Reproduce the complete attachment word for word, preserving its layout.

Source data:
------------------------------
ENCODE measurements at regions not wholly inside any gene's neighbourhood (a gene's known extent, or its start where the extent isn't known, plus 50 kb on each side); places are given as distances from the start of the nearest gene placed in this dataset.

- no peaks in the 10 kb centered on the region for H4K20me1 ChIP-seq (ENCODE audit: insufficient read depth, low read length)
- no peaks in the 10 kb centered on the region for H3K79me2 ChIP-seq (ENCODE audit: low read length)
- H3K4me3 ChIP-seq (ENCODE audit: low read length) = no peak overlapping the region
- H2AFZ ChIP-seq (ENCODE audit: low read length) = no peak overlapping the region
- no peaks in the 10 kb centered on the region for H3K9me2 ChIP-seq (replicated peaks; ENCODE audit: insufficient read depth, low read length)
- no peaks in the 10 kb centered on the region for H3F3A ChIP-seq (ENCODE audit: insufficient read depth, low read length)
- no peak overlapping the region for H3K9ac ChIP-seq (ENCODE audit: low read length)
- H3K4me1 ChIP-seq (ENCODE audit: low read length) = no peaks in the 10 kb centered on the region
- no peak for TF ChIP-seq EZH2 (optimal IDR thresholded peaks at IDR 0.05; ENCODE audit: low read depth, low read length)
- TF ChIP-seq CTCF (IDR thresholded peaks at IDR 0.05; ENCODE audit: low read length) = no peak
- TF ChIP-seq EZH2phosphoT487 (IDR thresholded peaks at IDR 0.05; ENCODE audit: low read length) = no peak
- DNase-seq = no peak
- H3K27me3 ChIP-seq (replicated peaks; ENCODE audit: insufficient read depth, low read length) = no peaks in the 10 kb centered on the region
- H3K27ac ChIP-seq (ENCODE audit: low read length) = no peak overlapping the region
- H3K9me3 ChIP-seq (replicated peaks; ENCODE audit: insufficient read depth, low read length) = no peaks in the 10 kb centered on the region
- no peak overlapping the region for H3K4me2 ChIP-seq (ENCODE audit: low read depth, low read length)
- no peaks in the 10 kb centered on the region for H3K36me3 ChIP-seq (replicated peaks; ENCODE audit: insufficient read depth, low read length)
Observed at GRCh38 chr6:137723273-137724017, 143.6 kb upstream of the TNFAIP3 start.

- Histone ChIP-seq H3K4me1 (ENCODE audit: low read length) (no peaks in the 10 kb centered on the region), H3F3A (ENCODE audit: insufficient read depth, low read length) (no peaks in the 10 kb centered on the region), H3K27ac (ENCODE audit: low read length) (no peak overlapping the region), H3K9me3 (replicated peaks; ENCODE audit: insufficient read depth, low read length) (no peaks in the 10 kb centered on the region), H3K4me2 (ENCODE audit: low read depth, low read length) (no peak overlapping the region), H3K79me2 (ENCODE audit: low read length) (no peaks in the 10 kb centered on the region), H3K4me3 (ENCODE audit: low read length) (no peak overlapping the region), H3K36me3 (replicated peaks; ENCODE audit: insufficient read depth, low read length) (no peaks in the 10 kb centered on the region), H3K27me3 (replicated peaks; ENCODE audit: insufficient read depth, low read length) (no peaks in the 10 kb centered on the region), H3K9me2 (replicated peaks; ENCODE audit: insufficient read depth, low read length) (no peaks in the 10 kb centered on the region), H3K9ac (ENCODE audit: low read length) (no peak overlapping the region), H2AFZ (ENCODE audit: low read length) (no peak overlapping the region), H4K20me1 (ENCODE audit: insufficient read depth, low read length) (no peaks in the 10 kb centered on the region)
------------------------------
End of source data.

ENCODE measurements at regions not wholly inside any gene's neighbourhood (a gene's known extent, or its start where the extent isn't known, plus 50 kb on each side); places are given as distances from the start of the nearest gene placed in this dataset.

- no peaks in the 10 kb centered on the region for H4K20me1 ChIP-seq (ENCODE audit: insufficient read depth, low read length)
- no peaks in the 10 kb centered on the region for H3K79me2 ChIP-seq (ENCODE audit: low read length)
- H3K4me3 ChIP-seq (ENCODE audit: low read length) = no peak overlapping the region
- H2AFZ ChIP-seq (ENCODE audit: low read length) = no peak overlapping the region
- no peaks in the 10 kb centered on the region for H3K9me2 ChIP-seq (replicated peaks; ENCODE audit: insufficient read depth, low read length)
- no peaks in the 10 kb centered on the region for H3F3A ChIP-seq (ENCODE audit: insufficient read depth, low read length)
- no peak overlapping the region for H3K9ac ChIP-seq (ENCODE audit: low read length)
- H3K4me1 ChIP-seq (ENCODE audit: low read length) = no peaks in the 10 kb centered on the region
- no peak for TF ChIP-seq EZH2 (optimal IDR thresholded peaks at IDR 0.05; ENCODE audit: low read depth, low read length)
- TF ChIP-seq CTCF (IDR thresholded peaks at IDR 0.05; ENCODE audit: low read length) = no peak
- TF ChIP-seq EZH2phosphoT487 (IDR thresholded peaks at IDR 0.05; ENCODE audit: low read length) = no peak
- DNase-seq = no peak
- H3K27me3 ChIP-seq (replicated peaks; ENCODE audit: insufficient read depth, low read length) = no peaks in the 10 kb centered on the region
- H3K27ac ChIP-seq (ENCODE audit: low read length) = no peak overlapping the region
- H3K9me3 ChIP-seq (replicated peaks; ENCODE audit: insufficient read depth, low read length) = no peaks in the 10 kb centered on the region
- no peak overlapping the region for H3K4me2 ChIP-seq (ENCODE audit: low read depth, low read length)
- no peaks in the 10 kb centered on the region for H3K36me3 ChIP-seq (replicated peaks; ENCODE audit: insufficient read depth, low read length)
Observed at GRCh38 chr6:137723273-137724017, 143.6 kb upstream of the TNFAIP3 start.

- Histone ChIP-seq H3K4me1 (ENCODE audit: low read length) (no peaks in the 10 kb centered on the region), H3F3A (ENCODE audit: insufficient read depth, low read length) (no peaks in the 10 kb centered on the region), H3K27ac (ENCODE audit: low read length) (no peak overlapping the region), H3K9me3 (replicated peaks; ENCODE audit: insufficient read depth, low read length) (no peaks in the 10 kb centered on the region), H3K4me2 (ENCODE audit: low read depth, low read length) (no peak overlapping the region), H3K79me2 (ENCODE audit: low read length) (no peaks in the 10 kb centered on the region), H3K4me3 (ENCODE audit: low read length) (no peak overlapping the region), H3K36me3 (replicated peaks; ENCODE audit: insufficient read depth, low read length) (no peaks in the 10 kb centered on the region), H3K27me3 (replicated peaks; ENCODE audit: insufficient read depth, low read length) (no peaks in the 10 kb centered on the region), H3K9me2 (replicated peaks; ENCODE audit: insufficient read depth, low read length) (no peaks in the 10 kb centered on the region), H3K9ac (ENCODE audit: low read length) (no peak overlapping the region), H2AFZ (ENCODE audit: low read length) (no peak overlapping the region), H4K20me1 (ENCODE audit: insufficient read depth, low read length) (no peaks in the 10 kb centered on the region)